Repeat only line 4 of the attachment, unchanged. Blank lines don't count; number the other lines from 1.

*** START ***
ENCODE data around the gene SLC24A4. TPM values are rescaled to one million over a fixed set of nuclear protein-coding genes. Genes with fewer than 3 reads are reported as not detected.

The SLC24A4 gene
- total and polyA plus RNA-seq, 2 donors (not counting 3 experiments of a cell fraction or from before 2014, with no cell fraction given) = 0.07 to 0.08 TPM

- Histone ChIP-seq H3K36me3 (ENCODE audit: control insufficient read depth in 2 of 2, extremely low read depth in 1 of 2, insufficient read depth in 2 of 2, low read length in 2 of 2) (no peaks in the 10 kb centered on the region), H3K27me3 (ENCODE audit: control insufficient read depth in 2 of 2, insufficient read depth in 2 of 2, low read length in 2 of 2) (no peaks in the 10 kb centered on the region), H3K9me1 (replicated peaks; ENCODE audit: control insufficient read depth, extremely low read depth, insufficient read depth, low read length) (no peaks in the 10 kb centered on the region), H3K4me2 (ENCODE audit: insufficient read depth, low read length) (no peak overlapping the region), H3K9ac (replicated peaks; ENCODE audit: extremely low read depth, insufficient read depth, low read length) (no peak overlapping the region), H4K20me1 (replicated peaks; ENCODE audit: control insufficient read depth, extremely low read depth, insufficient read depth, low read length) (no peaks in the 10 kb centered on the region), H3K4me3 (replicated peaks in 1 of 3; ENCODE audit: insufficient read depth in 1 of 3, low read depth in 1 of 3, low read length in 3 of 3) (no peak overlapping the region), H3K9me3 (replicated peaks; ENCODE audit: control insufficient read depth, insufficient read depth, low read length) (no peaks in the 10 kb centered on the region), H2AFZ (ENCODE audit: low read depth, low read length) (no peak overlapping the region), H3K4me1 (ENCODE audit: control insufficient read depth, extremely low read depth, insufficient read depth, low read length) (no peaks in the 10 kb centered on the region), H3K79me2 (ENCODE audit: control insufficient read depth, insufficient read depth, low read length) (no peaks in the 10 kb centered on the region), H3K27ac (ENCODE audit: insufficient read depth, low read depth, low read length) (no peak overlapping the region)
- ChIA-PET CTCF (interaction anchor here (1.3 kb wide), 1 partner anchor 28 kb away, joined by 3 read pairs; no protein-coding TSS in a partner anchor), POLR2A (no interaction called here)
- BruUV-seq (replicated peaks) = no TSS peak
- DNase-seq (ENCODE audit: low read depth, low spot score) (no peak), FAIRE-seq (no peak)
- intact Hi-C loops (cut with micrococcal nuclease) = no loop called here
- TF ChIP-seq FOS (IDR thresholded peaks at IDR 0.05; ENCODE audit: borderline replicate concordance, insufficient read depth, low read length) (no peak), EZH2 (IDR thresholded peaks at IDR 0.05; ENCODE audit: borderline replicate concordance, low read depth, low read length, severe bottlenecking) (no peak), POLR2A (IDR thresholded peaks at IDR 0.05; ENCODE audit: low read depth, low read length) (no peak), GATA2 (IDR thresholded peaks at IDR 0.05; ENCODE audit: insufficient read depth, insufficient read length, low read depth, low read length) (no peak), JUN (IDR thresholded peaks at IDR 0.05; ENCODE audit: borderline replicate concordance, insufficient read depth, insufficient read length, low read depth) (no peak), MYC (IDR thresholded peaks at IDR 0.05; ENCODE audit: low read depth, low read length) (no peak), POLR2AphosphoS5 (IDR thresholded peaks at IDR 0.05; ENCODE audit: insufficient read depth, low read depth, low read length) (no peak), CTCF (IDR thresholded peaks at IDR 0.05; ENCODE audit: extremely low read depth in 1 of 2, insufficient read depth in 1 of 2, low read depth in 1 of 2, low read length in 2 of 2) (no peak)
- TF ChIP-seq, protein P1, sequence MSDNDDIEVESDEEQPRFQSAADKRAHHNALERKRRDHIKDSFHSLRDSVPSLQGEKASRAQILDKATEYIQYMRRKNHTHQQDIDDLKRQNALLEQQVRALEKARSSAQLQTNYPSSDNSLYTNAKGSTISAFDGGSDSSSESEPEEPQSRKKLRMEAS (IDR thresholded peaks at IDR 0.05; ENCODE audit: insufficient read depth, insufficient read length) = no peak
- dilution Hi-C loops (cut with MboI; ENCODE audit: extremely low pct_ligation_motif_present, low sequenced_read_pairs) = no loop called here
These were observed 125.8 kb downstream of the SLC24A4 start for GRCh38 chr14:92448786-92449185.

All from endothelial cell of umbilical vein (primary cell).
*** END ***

- Histone ChIP-seq H3K36me3 (ENCODE audit: control insufficient read depth in 2 of 2, extremely low read depth in 1 of 2, insufficient read depth in 2 of 2, low read length in 2 of 2) (no peaks in the 10 kb centered on the region), H3K27me3 (ENCODE audit: control insufficient read depth in 2 of 2, insufficient read depth in 2 of 2, low read length in 2 of 2) (no peaks in the 10 kb centered on the region), H3K9me1 (replicated peaks; ENCODE audit: control insufficient read depth, extremely low read depth, insufficient read depth, low read length) (no peaks in the 10 kb centered on the region), H3K4me2 (ENCODE audit: insufficient read depth, low read length) (no peak overlapping the region), H3K9ac (replicated peaks; ENCODE audit: extremely low read depth, insufficient read depth, low read length) (no peak overlapping the region), H4K20me1 (replicated peaks; ENCODE audit: control insufficient read depth, extremely low read depth, insufficient read depth, low read length) (no peaks in the 10 kb centered on the region), H3K4me3 (replicated peaks in 1 of 3; ENCODE audit: insufficient read depth in 1 of 3, low read depth in 1 of 3, low read length in 3 of 3) (no peak overlapping the region), H3K9me3 (replicated peaks; ENCODE audit: control insufficient read depth, insufficient read depth, low read length) (no peaks in the 10 kb centered on the region), H2AFZ (ENCODE audit: low read depth, low read length) (no peak overlapping the region), H3K4me1 (ENCODE audit: control insufficient read depth, extremely low read depth, insufficient read depth, low read length) (no peaks in the 10 kb centered on the region), H3K79me2 (ENCODE audit: control insufficient read depth, insufficient read depth, low read length) (no peaks in the 10 kb centered on the region), H3K27ac (ENCODE audit: insufficient read depth, low read depth, low read length) (no peak overlapping the region)